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Appointment and Dis-Appointment at the CJEU: Part I – The FV/Simpson Litigation

In: The Law & Practice of International Courts and Tribunals
Author:
Kieran Bradley Former Judge of the EU Civil Service Tribunal Luxembourg Luxembourg
Former Special Adviser to the EU Court of Justice on Brexit and General Staff Matters Luxembourg Luxembourg

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Abstract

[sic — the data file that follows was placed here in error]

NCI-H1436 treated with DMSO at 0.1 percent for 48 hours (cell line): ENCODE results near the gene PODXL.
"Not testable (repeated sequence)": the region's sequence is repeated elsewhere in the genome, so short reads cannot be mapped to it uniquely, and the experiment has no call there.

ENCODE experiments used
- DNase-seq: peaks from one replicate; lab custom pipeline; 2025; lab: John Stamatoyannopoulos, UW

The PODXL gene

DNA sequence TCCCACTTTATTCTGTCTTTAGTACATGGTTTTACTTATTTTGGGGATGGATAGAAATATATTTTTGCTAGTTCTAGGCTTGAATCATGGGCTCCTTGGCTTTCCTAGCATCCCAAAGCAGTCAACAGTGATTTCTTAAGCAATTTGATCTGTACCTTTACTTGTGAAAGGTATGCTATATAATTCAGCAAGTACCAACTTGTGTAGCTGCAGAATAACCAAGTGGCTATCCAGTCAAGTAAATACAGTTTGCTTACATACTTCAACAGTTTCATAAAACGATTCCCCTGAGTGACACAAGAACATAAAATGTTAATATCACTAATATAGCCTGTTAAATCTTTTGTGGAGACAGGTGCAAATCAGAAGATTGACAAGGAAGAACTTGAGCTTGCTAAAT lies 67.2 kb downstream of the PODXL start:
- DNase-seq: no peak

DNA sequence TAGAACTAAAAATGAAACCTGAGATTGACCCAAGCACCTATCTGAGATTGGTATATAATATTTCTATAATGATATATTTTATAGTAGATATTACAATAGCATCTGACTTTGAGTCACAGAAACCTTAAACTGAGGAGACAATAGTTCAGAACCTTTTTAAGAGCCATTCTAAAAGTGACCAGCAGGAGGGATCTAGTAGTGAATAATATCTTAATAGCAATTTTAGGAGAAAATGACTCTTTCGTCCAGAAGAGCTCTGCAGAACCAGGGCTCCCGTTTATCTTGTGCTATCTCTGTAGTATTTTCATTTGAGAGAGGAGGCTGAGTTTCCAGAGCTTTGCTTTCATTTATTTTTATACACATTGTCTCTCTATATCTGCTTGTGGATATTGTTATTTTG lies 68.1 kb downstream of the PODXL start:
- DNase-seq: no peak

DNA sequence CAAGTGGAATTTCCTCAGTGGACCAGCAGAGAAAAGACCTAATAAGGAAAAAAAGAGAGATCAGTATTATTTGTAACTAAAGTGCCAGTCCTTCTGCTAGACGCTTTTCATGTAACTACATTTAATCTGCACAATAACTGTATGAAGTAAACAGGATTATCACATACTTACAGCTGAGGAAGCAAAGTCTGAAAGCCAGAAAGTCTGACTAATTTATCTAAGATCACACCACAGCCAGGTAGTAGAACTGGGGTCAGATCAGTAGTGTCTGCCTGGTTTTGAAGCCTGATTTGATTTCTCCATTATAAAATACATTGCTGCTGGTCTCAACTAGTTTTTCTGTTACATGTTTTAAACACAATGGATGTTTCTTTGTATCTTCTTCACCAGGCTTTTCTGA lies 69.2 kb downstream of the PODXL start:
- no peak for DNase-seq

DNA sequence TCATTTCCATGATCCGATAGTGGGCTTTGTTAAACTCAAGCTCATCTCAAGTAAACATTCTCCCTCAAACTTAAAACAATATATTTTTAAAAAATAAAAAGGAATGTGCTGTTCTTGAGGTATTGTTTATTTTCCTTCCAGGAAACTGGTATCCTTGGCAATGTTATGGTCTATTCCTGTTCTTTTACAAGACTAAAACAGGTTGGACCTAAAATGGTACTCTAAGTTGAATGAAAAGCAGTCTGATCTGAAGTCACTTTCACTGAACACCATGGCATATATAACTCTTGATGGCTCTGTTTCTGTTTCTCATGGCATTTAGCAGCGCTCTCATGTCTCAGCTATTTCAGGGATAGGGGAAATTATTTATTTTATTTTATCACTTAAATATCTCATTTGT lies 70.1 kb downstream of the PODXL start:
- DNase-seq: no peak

This first part of a two-part article examines the rulings of the General Court and the Court of Justice concerning the irregular appointment in 2016 of a judge to the Union’s Civil Service Tribunal (now abolished). The CJEU was acting more or less in tandem with the European Court of Human Rights in the case of Ástráðsson v. Iceland; between them, these courts have confirmed for their respective legal orders that the right to a fair trial before a “tribunal established by law” includes a requirement that the judge(s) be appointed in accordance with the predetermined procedure. This requirement is not, however, absolute, but seeks ultimately to safeguard the independence and impartiality of the judiciary; it must therefore be balanced with other fundamental values, such as legal certainty and the irremovability of judges. The Simpson ruling may also have a certain resonance at the national level, as well as showcasing the CJEU’s remarkable “review” procedure, now in abeyance.

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